1-9 of 9 results  for:

  • African Art x
  • Patron, Collector, or Dealer x
  • Twentieth-Century Art x
Clear all

Article

Marianne Barrucand

[‛Alawī; Filālī]

Islamic dynasty and rulers of Morocco since 1631. Like their predecessors the Sa‛dis, the ‛Alawis are sharīfs (descendants of the Prophet Muhammad), and both dynasties are sometimes classed together as the ‘Sharifs of Morocco’. From a base in the Tafilalt region of south-east Morocco, the ‛Alawi family was able to overcome the centrifugal forces exerted by the Berber tribes who had destroyed the Sa‛di state in the first half of the 17th century. To restore political authority and territorial integrity, Mawlay Isma‛il (reg 1672–1727) added a new black slave corps to the traditional tribal army. Although royal power was weak during the 19th century and the early 20th, when the French and Spanish established protectorates, the ‛Alawis’ power was fully restored after independence from the French in 1956.

‛Alawi building activities (see Islamic art, §II, 7(v)) were concentrated in the four cities that have served as their capitals: Fez and Marrakesh at various times from ...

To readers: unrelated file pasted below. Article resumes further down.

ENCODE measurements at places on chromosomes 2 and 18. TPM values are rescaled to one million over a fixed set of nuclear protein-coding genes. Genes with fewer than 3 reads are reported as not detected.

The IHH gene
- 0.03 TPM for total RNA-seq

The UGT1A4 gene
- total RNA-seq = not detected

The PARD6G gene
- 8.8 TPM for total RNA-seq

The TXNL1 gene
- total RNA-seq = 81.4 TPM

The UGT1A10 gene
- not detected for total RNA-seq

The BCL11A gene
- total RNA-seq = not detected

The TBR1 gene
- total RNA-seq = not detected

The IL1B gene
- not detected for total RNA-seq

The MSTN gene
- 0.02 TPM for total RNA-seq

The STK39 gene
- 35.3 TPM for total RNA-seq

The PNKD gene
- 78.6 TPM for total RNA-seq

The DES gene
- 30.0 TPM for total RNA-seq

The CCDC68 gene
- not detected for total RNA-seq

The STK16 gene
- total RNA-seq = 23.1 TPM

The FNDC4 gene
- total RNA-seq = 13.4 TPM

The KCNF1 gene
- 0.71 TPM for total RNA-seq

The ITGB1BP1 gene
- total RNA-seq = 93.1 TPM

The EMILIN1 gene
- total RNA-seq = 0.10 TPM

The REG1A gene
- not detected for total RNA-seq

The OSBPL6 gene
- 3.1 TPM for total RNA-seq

Article

(Craven) [Peter]

(b Bradford, W. Yorks, Oct 6, 1887; d Lagos, Nigeria, Feb 10, 1959).

English patron, collector and philanthropist. He was educated at Bradford Grammar School. He then began a successful career in the printing business, becoming Director and then Chairman of the printing and publishing firm of Percy Lund, Humphries & Co. Ltd, Bradford. In the 1920s he began to collect drawings, prints, paintings and sculpture, developing a rare appreciation for contemporary British art, especially sculpture. He became friends with several architects, artists, writers and musicians, and in 1923 met Henry Moore. Gregory is remembered as a philanthropist and as one of the earliest patrons of Moore, Barbara Hepworth, Graham Sutherland and Ben Nicholson, buying their work before World War II when they were little known (e.g. Henry Moore’s Woman’s Head and Shoulders, stone, 1932; now London, Tate). In 1947–8 he helped found the Institute of Contemporary Arts, London, and assumed the duties of Treasurer, maintaining this position for the rest of his life. In ...